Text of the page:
Some fun with silhouettes I've been working on for a new project called The Grunion, more to come, and soon I hope…
In the summer of 1759, French Controller-General of Finances, Étienne de Silhouette, was faced with the grave task of stabilizing the French economy. Grave, both in the sense that the Seven Years’ War with England and its allies (now in its 3rd year) had required unprecedented outlays from the French treasury to finance the purchase of desperately needed epaulets for King Louis XV's military uniform, and in the sense that the King would—as French tradition demanded—likely have Étienne executed should he fail to improve economic conditions to a stable state.
Although Étienne enacted a number of long overdue tax and financial reforms, his early efforts were stanched by a series of inauspicious coincidental events, leading Étienne to the conclusion that his work was under attack through dark sorcery, most likely from agents of the Portugueese Prime Minister Sebastião de Melo's, known for his employ of court hypnotists.
Via an anonymous tip, Étienne learned of a sinister cabal who had infiltrated the Académie des Beaux-Arts, placing its members as high-ranking instructors, who in turn popularized the use of new foreign-origin pigments. Chief among these was the liberal use of caput mortuum or “Mummy Brown”, a dull brown pigment derived from the wrappings of Egyptyian mummies. By lacing paintings with this compound, agents could then cause figures appearing in the paintings to whisper short messages, the idea being that wealthy aristocrats might hang the paintings in their bedrooms as decorations, and then be so influenced as they sleep.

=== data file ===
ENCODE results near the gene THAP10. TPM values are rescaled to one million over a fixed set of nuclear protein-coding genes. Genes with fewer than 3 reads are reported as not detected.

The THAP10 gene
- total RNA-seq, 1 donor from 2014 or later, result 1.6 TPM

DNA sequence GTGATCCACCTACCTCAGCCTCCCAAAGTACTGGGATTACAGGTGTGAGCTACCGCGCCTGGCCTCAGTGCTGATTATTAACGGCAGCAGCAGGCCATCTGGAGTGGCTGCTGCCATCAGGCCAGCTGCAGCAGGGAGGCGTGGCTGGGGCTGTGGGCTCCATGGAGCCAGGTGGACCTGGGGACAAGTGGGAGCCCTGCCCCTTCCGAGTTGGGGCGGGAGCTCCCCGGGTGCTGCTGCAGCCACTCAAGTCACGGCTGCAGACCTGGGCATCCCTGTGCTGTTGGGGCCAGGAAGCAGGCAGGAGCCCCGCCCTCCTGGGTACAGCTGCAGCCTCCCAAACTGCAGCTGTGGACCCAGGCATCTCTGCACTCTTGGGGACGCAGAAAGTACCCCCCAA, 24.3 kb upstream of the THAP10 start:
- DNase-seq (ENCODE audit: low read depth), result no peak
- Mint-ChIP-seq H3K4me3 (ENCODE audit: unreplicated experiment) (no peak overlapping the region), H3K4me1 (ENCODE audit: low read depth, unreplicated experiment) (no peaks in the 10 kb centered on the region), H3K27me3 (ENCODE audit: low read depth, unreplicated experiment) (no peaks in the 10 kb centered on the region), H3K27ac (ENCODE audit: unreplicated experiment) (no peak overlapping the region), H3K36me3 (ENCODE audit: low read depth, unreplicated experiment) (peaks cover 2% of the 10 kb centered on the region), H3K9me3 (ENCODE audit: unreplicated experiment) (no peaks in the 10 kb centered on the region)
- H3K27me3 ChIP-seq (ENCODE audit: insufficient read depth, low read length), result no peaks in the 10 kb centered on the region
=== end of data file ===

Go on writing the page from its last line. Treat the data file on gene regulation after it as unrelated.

Thanks to Étienne's new tax policies, the French aristocracy was now largely isolated from day-to-day economic affairs, however, with growing European trade the raw materials of paints and canvas were now more readily available, enabling members of a growing middle class to afford works of art for the first time—thus threatening to extend the cabal's influence even further.
To address this issue, the famously pecuniary Étienne set about popularizing the use of black cut-paper portraiture, a favorite craft activity of his youth, as a more economical alternative to to traditional painted portraits. Through an aggressive advertising campaign, so called “Silhouette” portraits soon became quite chic among the French populace. Popular wisdom held that having one's silhouette cut on a regular basis, such as on a birthday or a regular feast day, would provide a record allowing the subject to select their preferred age at which to live out their afterlife in Heaven.
Étienne's efforts eventually proved successful, reforming and strengthening the French economy. Unfortunately for Étienne however, many of the new practices and traditions that developed in parallel with silhouette portraits met with the King's displeasure. The situation came to a head in 1761 when a number of smaller rural municipalities, inspired to question the need for an aristocracy now that art was accessible to the masses, produced local coinage with special slots allowing local residents to insert their own silhouette portraits over that of the sovereign. When news of this practice reached the palace at Versailles, French philosopher and noted statesman Voltaire reported that King Louis XV “…sent forth servants to the count of 22 with strict instructions to return, each with a separate piece of Étienne's anatomy, and each on a separate day”.
Despite his gruesome demise, Étienne's eponymous legacy lives on as a popular art form, a common device in the visual arts, and as a guard against the undue influence or possible enchantment of other forms of pictorial art.